Microbes from farms may protect children from asthma even in cities

By | June 18, 2019
A girl with a chicken

Farms seem to have microbes that protect children from getting asthma

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Children who grow up on farms have a lower risk of developing asthma, and now it seems that may be due to microbes that can also be found in urban and suburban homes.

Pirkka Kirjavainen at the National Institute for Health and Welfare in Finland and his colleagues analysed the microbes from living room floor dust from the homes of a group of 197 children living in rural areas of Finland – half living on farms – and 182 children living in suburban or urban places.

They took these samples when the children were 2 months old and likely to be crawling, and therefore exposed to microbes on the floor. Then they followed up at 6 years old to see how many children were diagnosed with asthma.

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For the rural group there was a clear difference in the dust found in farms compared to other homes. The dust from farm homes had a high variety of bacteria, including those from cattle that were not present in non-farm homes. Non-farm homes had a higher proportion of human-associated bacteria, including members of the Streptococcaceae family and Straphylococcus genus.

These differences were associated with differences in asthma rates, with asthma being rarest among children brought up on farms. About 19 per cent of the children on non-farm homes had asthma, while only 9 per cent of kids on farms did. “Where there are more outdoor microbes and a low abundance of human microbes, we see lower asthma rates,” says Kirjavainen.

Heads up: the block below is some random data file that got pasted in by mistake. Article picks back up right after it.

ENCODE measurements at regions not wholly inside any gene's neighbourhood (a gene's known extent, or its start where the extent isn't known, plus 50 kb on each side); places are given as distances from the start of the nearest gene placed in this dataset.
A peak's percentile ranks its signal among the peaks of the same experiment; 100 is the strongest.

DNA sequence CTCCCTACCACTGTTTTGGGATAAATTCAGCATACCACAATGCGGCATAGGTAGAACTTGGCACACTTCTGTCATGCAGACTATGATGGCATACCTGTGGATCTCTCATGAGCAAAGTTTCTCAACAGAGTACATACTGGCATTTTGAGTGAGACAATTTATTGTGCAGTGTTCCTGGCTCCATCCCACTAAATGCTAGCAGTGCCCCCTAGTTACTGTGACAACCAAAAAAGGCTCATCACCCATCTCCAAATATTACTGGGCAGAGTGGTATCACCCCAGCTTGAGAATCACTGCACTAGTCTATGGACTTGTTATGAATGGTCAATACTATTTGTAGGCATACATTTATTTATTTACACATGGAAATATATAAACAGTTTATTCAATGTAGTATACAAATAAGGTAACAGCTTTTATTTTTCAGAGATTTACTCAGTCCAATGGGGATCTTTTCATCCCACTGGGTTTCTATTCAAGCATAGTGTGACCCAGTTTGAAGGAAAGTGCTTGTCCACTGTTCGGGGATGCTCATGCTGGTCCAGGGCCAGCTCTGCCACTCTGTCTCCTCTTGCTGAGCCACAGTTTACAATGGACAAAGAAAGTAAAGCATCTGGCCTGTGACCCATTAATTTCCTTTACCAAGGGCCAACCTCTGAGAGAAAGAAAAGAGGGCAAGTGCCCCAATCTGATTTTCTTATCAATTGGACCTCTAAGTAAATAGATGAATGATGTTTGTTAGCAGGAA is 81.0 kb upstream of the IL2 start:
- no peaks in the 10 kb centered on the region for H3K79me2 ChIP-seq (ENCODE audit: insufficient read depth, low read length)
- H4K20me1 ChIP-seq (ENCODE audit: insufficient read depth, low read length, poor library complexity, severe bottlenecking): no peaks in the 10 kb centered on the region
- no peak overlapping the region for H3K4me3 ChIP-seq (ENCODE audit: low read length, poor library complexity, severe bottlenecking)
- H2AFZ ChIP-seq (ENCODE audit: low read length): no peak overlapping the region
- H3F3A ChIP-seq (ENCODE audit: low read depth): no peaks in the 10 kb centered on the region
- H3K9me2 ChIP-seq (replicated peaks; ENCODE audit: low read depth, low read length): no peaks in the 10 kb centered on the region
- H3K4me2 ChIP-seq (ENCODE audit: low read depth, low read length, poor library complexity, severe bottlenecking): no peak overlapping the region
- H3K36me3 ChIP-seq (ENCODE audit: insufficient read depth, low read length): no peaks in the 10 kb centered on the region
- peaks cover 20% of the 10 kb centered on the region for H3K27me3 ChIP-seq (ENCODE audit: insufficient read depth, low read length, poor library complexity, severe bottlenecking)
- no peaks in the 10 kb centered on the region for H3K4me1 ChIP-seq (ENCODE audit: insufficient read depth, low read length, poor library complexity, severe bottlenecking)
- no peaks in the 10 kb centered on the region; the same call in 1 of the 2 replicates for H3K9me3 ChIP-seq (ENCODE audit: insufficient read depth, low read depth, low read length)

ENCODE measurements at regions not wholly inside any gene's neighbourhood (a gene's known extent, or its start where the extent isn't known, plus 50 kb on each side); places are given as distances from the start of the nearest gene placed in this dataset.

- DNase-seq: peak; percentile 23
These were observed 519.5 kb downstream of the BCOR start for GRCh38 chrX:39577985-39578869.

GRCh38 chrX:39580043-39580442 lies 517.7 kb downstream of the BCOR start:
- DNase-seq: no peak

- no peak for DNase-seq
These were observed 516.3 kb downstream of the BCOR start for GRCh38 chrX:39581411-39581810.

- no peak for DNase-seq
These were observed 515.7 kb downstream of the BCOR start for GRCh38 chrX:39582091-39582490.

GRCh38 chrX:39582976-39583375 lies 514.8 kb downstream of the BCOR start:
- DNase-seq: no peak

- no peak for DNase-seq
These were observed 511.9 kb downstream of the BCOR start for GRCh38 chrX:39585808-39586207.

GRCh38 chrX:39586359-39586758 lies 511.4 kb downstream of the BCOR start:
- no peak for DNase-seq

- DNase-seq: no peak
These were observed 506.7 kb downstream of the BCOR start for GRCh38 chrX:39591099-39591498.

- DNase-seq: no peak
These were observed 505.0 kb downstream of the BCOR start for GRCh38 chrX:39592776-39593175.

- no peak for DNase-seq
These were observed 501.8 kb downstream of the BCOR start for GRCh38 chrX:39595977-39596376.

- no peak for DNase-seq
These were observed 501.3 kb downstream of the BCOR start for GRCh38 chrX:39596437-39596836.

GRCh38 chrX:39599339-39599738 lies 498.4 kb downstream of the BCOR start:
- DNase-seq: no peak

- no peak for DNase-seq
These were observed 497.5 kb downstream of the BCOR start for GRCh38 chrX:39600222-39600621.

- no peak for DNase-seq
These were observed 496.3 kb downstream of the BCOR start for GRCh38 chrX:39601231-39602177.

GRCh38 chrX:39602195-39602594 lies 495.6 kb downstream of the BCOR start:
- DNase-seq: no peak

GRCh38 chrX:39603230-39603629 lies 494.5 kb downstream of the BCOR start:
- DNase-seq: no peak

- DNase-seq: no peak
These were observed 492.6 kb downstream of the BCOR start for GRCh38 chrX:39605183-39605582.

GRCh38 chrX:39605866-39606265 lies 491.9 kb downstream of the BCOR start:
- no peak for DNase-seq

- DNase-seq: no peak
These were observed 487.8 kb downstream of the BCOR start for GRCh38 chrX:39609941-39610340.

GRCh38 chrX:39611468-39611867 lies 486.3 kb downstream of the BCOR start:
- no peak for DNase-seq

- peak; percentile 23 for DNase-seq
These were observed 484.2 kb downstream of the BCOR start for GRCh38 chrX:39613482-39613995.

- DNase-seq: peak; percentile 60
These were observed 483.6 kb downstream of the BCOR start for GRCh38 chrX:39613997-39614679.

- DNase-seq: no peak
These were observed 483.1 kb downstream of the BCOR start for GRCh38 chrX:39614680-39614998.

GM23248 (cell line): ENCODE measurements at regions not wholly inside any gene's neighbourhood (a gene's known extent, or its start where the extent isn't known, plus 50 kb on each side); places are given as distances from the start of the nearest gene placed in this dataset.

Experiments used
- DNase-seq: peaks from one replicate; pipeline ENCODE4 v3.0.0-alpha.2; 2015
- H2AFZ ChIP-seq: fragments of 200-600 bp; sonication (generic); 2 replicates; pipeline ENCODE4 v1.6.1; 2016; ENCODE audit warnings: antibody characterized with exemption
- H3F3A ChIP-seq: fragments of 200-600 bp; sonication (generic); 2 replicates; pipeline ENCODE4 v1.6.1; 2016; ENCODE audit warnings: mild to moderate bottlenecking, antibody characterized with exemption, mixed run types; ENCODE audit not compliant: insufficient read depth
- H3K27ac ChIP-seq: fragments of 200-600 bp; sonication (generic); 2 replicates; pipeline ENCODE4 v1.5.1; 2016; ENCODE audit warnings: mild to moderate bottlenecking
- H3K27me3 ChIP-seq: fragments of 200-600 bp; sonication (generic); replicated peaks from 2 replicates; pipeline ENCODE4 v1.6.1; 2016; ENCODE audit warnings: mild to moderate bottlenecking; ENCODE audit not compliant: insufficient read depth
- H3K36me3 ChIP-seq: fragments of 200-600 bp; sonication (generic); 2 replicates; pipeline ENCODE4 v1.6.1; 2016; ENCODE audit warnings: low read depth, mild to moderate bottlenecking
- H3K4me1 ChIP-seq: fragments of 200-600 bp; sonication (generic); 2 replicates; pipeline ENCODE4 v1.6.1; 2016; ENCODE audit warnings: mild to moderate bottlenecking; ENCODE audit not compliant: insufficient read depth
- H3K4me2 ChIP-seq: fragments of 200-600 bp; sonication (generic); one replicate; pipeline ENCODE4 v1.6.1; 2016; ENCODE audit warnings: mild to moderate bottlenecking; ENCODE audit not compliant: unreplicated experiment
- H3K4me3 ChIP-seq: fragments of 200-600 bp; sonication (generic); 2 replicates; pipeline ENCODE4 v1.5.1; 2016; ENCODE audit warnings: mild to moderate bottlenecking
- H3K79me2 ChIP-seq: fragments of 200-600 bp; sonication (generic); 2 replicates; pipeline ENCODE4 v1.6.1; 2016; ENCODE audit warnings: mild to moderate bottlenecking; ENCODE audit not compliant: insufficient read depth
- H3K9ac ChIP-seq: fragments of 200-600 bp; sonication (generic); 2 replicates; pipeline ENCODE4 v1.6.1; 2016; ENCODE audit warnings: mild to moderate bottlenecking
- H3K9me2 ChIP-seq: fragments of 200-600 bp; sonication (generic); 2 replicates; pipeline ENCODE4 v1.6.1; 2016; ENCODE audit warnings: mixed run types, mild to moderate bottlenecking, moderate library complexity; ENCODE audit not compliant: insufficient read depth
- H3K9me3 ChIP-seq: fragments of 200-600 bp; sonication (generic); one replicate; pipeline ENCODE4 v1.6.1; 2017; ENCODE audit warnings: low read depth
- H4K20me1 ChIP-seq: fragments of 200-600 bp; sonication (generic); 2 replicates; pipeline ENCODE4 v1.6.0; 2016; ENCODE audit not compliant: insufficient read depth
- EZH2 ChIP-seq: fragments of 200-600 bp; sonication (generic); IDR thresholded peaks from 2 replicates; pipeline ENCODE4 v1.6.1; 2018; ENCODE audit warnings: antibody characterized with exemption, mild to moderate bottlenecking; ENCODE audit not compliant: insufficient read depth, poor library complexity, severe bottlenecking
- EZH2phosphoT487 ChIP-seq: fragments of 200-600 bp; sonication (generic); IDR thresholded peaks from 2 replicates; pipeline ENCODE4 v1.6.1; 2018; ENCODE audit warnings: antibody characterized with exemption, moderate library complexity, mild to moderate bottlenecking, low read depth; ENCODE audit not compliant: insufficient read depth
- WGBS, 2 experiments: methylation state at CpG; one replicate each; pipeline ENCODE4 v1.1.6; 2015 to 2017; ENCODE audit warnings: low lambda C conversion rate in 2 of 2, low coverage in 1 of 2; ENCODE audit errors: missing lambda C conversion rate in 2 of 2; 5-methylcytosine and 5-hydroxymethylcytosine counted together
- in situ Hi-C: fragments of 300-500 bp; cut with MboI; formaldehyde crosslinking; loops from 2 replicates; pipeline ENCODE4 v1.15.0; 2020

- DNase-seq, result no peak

For the suburban children, they found that the homes with a microbial community that was most like that of farm homes were correlated with a lower risk of asthma in the children at age 6, when asthma tends to develop.

“There is an indication that early life exposure matters the most. Later exposure would seem to have an influence on asthma, but this is the optimal window to measure,” says Kirjavainen.

When the team studied blood samples from the children, they found that those in homes with more farm-like bacteria didn’t produce immune responses to the bacteria, so they tolerate them better. The team then replicated this study with a group of 1031 German children, and found the same relationship between farm-like microbes in non-farm homes and a reduced risk of childhood asthma.

Kirjavainen says there was a small association between having pets and farm-like microbes in the home, which could be due to the animals bringing in soil particles. The team saw no effect when they took into account gender, parental allergies, maternal education, smoking during pregnancy, or the number of siblings a child had. The next step is to determine what it is about the microbes that make them beneficial, and potentially devise a therapy that could induce these immune system effects in children.

Journal reference: Nature Medicine, DOI: 10.1038/s41591-019-0469-4

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